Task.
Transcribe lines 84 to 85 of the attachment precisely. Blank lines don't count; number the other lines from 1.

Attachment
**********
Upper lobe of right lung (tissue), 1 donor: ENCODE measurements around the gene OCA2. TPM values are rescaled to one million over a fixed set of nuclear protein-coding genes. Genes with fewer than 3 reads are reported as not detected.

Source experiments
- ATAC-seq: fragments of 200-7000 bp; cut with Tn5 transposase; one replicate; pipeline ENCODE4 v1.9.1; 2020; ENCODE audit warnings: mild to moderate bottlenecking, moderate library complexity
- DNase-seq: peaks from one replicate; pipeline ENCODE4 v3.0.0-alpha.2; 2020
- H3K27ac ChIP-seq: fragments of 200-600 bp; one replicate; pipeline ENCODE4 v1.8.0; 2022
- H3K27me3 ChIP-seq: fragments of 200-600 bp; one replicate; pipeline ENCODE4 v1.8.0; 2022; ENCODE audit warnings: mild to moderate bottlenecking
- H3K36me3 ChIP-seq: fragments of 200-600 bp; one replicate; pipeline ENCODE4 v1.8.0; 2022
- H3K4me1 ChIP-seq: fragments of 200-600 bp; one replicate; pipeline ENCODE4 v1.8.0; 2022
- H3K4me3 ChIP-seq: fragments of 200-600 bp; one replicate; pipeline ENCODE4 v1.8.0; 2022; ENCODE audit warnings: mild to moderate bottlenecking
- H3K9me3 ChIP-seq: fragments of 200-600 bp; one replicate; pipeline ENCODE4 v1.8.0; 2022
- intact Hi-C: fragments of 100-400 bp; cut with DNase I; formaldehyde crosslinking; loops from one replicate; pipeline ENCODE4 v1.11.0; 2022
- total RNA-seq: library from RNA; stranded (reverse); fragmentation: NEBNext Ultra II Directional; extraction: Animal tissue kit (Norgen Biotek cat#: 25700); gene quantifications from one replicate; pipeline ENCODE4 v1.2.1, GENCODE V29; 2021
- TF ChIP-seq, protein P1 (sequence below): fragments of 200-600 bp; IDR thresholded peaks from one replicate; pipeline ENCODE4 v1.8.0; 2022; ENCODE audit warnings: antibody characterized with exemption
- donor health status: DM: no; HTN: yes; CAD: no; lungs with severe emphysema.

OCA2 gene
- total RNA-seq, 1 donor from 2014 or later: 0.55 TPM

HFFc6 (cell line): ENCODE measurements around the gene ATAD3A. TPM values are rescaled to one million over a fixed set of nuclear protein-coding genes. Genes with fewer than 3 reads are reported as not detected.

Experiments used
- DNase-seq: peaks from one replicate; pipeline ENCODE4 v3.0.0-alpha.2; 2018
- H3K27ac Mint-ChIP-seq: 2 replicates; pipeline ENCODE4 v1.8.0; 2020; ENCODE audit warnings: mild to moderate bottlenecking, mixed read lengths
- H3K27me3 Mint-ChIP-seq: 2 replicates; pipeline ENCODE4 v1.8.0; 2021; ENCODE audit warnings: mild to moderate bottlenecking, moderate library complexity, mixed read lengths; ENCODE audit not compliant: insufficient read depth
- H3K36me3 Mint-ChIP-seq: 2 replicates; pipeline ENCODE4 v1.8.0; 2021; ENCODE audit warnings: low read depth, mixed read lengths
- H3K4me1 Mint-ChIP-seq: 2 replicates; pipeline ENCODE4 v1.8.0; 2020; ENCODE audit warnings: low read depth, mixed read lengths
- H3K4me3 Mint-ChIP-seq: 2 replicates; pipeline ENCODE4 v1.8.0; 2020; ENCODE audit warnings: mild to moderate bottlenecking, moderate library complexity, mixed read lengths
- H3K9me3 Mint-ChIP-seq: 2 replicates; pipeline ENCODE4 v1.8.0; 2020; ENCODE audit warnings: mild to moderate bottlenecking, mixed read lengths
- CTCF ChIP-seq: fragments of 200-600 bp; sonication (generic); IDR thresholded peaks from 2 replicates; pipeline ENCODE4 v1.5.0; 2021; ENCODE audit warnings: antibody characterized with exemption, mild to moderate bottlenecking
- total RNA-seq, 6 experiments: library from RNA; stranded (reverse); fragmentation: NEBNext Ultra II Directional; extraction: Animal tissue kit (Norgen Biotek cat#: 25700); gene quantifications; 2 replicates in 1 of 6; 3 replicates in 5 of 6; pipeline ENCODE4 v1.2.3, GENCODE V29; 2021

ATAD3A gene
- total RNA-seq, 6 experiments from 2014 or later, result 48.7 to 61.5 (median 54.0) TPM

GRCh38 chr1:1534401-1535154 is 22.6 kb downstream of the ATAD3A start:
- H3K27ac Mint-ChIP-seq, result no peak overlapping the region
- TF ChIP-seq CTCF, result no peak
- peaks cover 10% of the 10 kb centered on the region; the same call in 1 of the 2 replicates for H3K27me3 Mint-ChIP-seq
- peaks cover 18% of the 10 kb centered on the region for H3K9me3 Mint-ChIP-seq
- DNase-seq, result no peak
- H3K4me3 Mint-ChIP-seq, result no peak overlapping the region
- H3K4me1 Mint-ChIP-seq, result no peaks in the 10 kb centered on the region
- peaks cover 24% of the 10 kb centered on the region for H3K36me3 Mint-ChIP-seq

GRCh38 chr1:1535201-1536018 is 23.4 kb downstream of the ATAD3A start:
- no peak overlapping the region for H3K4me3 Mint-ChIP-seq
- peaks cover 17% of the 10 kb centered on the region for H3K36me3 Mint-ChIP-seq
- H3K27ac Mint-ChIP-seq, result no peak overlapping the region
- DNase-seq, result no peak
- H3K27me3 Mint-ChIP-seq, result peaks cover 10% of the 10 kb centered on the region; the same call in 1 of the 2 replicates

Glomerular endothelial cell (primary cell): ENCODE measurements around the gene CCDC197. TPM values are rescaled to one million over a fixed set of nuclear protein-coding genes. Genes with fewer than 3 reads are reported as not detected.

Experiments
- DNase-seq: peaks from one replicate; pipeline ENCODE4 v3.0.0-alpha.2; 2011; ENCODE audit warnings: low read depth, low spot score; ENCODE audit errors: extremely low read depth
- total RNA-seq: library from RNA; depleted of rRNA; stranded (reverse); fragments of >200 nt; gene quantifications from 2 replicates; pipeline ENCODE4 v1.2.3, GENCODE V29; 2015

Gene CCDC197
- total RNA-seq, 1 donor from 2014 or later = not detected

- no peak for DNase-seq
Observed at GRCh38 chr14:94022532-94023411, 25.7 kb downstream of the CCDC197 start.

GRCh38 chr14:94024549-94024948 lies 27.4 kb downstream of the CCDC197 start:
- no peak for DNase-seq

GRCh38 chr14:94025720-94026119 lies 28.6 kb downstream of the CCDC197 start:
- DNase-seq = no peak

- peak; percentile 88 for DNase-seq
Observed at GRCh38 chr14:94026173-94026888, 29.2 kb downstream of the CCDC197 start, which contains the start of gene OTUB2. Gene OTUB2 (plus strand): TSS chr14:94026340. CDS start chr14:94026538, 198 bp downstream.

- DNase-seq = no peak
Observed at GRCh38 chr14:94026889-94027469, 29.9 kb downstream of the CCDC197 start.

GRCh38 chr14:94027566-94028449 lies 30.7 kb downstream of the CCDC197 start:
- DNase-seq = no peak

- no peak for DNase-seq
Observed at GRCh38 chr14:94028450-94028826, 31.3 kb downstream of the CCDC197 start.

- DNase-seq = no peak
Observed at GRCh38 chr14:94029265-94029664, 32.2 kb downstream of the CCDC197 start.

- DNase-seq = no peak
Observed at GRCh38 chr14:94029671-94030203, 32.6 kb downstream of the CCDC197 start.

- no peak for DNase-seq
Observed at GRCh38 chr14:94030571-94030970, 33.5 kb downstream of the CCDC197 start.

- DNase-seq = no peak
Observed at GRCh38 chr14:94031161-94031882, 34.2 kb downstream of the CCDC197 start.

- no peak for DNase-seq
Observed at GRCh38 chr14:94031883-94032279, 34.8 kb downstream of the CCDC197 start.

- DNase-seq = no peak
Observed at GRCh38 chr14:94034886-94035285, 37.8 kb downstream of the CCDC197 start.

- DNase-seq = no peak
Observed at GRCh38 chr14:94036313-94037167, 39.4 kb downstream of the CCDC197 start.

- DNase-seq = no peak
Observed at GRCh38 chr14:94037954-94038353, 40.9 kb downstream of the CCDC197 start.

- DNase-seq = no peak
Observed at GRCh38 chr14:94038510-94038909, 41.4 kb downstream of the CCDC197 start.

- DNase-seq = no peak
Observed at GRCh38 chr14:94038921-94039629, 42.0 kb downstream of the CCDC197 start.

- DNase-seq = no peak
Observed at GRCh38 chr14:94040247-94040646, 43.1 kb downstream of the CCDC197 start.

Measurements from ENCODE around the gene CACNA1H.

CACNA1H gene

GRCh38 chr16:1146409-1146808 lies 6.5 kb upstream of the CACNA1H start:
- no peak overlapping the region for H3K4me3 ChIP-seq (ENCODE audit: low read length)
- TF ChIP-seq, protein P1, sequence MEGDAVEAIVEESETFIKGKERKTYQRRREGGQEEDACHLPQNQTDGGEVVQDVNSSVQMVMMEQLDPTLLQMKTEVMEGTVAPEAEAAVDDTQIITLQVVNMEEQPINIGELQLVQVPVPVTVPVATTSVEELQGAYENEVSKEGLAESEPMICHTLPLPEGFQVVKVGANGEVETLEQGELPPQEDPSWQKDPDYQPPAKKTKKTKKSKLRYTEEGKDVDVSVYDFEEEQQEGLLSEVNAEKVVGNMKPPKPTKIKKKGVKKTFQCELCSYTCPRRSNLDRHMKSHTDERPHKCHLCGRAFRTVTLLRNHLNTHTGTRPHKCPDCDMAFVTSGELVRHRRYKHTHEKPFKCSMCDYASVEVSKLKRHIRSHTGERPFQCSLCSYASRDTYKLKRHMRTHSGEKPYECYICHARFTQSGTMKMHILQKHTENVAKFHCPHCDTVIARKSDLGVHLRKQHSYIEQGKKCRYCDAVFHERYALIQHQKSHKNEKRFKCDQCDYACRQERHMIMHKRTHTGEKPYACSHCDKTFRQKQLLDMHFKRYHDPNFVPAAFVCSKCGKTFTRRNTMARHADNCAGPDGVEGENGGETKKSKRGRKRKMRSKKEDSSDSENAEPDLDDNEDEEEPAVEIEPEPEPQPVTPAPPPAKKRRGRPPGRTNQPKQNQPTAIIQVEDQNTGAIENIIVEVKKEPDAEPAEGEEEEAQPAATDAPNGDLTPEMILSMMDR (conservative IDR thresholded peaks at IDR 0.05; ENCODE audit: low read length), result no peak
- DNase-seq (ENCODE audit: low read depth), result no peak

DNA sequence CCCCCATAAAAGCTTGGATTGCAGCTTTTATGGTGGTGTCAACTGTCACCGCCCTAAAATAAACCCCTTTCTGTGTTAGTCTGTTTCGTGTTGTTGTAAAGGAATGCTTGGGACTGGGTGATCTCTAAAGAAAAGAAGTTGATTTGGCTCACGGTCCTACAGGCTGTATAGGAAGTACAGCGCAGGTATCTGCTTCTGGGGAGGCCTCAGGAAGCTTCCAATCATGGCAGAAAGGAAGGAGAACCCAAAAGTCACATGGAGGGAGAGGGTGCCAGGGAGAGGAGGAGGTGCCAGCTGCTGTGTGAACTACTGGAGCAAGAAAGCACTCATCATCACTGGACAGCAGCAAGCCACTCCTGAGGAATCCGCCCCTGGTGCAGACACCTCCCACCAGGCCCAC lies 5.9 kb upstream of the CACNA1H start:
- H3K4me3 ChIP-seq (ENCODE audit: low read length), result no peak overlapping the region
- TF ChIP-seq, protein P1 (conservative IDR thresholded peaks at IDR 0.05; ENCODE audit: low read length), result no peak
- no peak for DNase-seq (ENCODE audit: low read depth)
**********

Observed at GRCh38 chr14:94038921-94039629, 42.0 kb downstream of the CCDC197 start.

- DNase-seq = no peak